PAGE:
It was only eight years after Wilbur and Orville Wright’s first manned flight on 17 December 1903, and almost two years to the day (25 July 1909) when Louis Bleriot became world-famous for making the first flight across the English Channel, winning a £1,000 prize offered…


Bowie’s extraterrestrial — but his band were firmly rooted in Hull

Street mural of Mick Ronson, guitarist of The Spiders From Mars band (David Bowie) on side of building in Greenwich Avenue, Hull
Street mural of Mick Ronson, guitarist of The Spiders From Mars band (David Bowie) on side of building in Greenwich Avenue, Hull
Mural of Hull’s most famous guitarist Mick Ronson, created by local artist Lydia Caprani and situated on Greenwich Avenue, Hull, not far from where Ronson’s family lived. Image by author.

David Bowie is nobility when it comes to British Rock Music. He’s the Rolls Royce or Bentley of his time. He just kept going. A musical chameleon who lived on the edge, with the ability to adapt, change his style of music, and the way he looked and presented himself during six decades in the music business.

I was reminded of this when taking in part in The Riff July Album of the Month discussion, hosted by Terry Barr, which discussed at length David Bowie’s The Rise and Fall of Ziggy Stardust and the Spiders From Mars.

In the early…


Riff Summer Challenge

Tina Turner: River Deep — Mountain High

View of Fraisthorpe Beach, Fraisthorpe, East Riding of Yorkshire, England. Showing Bridlington and Flamborough on the horizon.
View of Fraisthorpe Beach, Fraisthorpe, East Riding of Yorkshire, England. Showing Bridlington and Flamborough on the horizon.
Fraisthorpe Beach, East Riding of Yorkshire, England. Image by Renn69 CC-ASA-4.0 via Wikimedia

Jessica Lee McMillan’s The Riff Summer Challenge made me recall my teenage years and the music of summers long gone. I have lots of happy memories listening to great songs along the way, but for me one summer stands out — 1966.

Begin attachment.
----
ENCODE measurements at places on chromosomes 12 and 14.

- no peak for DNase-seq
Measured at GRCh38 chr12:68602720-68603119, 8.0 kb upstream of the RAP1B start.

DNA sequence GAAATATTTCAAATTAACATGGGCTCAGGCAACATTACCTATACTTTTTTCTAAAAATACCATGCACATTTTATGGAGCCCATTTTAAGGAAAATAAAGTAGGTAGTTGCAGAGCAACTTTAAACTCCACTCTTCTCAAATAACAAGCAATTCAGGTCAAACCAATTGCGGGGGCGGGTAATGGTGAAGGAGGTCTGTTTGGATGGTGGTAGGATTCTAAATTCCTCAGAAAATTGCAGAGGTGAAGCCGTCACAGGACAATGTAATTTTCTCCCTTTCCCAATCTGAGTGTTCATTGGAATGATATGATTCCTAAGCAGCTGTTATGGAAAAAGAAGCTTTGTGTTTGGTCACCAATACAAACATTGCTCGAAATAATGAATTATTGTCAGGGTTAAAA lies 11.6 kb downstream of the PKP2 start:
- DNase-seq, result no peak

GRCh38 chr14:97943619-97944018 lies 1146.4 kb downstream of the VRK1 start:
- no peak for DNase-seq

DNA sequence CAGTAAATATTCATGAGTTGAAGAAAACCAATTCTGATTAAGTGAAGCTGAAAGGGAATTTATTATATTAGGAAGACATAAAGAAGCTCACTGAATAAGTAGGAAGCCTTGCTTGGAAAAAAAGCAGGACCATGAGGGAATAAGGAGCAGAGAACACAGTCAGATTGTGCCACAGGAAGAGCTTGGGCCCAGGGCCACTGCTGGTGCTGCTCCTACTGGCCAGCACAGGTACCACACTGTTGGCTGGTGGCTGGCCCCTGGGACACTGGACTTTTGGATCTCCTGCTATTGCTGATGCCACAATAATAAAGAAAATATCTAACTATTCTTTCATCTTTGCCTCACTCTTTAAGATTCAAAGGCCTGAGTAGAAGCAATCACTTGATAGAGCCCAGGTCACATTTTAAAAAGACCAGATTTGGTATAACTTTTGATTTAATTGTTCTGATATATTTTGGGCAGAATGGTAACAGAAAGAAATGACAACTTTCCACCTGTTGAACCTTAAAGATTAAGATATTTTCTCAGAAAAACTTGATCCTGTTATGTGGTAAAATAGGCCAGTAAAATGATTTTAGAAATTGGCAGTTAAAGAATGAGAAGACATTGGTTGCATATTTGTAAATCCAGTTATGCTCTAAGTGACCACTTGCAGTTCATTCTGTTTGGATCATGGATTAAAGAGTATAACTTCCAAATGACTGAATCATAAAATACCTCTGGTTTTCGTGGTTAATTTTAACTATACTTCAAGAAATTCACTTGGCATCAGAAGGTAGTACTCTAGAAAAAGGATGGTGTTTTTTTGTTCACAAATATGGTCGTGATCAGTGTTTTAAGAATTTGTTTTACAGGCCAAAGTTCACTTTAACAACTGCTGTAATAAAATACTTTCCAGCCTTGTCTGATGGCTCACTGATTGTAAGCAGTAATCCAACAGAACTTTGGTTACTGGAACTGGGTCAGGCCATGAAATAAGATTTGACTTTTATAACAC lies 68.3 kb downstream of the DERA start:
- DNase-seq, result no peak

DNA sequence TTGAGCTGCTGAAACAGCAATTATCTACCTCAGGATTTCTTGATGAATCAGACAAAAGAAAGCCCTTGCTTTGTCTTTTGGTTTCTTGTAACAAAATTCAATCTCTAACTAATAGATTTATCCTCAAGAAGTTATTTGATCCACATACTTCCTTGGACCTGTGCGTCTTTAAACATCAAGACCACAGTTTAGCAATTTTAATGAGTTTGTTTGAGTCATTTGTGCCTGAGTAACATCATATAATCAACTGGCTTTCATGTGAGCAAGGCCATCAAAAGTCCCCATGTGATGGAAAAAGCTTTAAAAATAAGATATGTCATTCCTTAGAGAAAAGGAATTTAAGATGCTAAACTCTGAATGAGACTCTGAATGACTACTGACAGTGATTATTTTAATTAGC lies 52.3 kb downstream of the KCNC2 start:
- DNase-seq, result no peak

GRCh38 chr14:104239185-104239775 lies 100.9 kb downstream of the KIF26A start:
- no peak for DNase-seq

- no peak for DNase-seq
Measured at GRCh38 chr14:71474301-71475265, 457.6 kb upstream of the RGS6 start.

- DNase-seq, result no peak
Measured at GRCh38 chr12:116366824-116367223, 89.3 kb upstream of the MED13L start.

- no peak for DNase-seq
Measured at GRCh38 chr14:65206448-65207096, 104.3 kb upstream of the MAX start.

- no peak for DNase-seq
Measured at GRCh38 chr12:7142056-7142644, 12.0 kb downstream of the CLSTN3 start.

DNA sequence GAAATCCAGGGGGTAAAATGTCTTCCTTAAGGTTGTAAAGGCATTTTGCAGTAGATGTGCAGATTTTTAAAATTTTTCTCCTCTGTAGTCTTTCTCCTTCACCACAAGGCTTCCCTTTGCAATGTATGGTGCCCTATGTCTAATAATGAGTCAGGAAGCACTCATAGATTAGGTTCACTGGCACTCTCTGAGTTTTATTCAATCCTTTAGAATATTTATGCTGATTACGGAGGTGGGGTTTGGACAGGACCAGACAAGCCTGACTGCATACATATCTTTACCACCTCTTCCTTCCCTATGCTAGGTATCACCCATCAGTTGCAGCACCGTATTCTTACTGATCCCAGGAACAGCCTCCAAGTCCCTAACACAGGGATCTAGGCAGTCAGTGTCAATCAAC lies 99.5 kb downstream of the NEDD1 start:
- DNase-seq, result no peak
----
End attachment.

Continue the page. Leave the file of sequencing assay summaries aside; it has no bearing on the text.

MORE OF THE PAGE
Living in the frozen wastes on the north-east coast of England, even in summer I kid you not, there would be no danger of me surfing in the North Sea back then. Only Newquay in the south-west had that potential. But the song I’ve chosen does have a river, a mountain and a wave of noise flowing through…


Buffy Saint-Marie to Blackfoot and beyond

Artwork depicting male and female Native American’s in Head-dress with Wolf and Golden eagle in background
Artwork depicting male and female Native American’s in Head-dress with Wolf and Golden eagle in background
Image courtesy of Andy Dean

In The Riff’s latest podcast, Noah Levy and Rob Janicke did a fine job interviewing Peter Kater, pianist, composer and two-time Grammy award winner.

Towards the end of the interview, Peter spoke about how he came to write the music for the Discovery Channel’s 1993 mini-series ‘How The West Was Lost’, documenting the experience of Native Americans during America’s westward expansion.

Intro ‘How The West Was Lost’ · Peter Kater · R. Carlos Nakai

In the early 1960s there was a similar re-awakening of the truth about the genocide of Native Americans and their plight on Reservations in the USA…